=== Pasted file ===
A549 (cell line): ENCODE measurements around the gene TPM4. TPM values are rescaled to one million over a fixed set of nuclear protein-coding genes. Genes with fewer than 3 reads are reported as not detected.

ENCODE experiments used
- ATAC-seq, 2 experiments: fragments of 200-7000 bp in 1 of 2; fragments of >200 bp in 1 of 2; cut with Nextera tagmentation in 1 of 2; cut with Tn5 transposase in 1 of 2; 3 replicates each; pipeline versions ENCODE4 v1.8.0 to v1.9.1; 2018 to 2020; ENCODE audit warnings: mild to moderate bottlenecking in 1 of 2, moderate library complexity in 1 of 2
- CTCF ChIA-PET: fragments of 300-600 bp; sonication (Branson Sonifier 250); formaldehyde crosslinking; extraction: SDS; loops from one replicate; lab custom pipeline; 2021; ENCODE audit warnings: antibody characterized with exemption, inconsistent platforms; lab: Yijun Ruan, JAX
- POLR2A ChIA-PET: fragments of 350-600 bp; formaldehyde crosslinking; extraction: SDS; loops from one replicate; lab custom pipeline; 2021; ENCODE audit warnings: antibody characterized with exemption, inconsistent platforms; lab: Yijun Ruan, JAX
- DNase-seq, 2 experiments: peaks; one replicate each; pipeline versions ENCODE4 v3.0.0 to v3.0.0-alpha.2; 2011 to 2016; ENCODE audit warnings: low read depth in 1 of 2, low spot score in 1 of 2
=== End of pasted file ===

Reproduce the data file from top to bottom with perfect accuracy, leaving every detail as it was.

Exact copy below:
A549 (cell line): ENCODE measurements around the gene TPM4. TPM values are rescaled to one million over a fixed set of nuclear protein-coding genes. Genes with fewer than 3 reads are reported as not detected.

ENCODE experiments used
- ATAC-seq, 2 experiments: fragments of 200-7000 bp in 1 of 2; fragments of >200 bp in 1 of 2; cut with Nextera tagmentation in 1 of 2; cut with Tn5 transposase in 1 of 2; 3 replicates each; pipeline versions ENCODE4 v1.8.0 to v1.9.1; 2018 to 2020; ENCODE audit warnings: mild to moderate bottlenecking in 1 of 2, moderate library complexity in 1 of 2
- CTCF ChIA-PET: fragments of 300-600 bp; sonication (Branson Sonifier 250); formaldehyde crosslinking; extraction: SDS; loops from one replicate; lab custom pipeline; 2021; ENCODE audit warnings: antibody characterized with exemption, inconsistent platforms; lab: Yijun Ruan, JAX
- POLR2A ChIA-PET: fragments of 350-600 bp; formaldehyde crosslinking; extraction: SDS; loops from one replicate; lab custom pipeline; 2021; ENCODE audit warnings: antibody characterized with exemption, inconsistent platforms; lab: Yijun Ruan, JAX
- DNase-seq, 2 experiments: peaks; one replicate each; pipeline versions ENCODE4 v3.0.0 to v3.0.0-alpha.2; 2011 to 2016; ENCODE audit warnings: low read depth in 1 of 2, low spot score in 1 of 2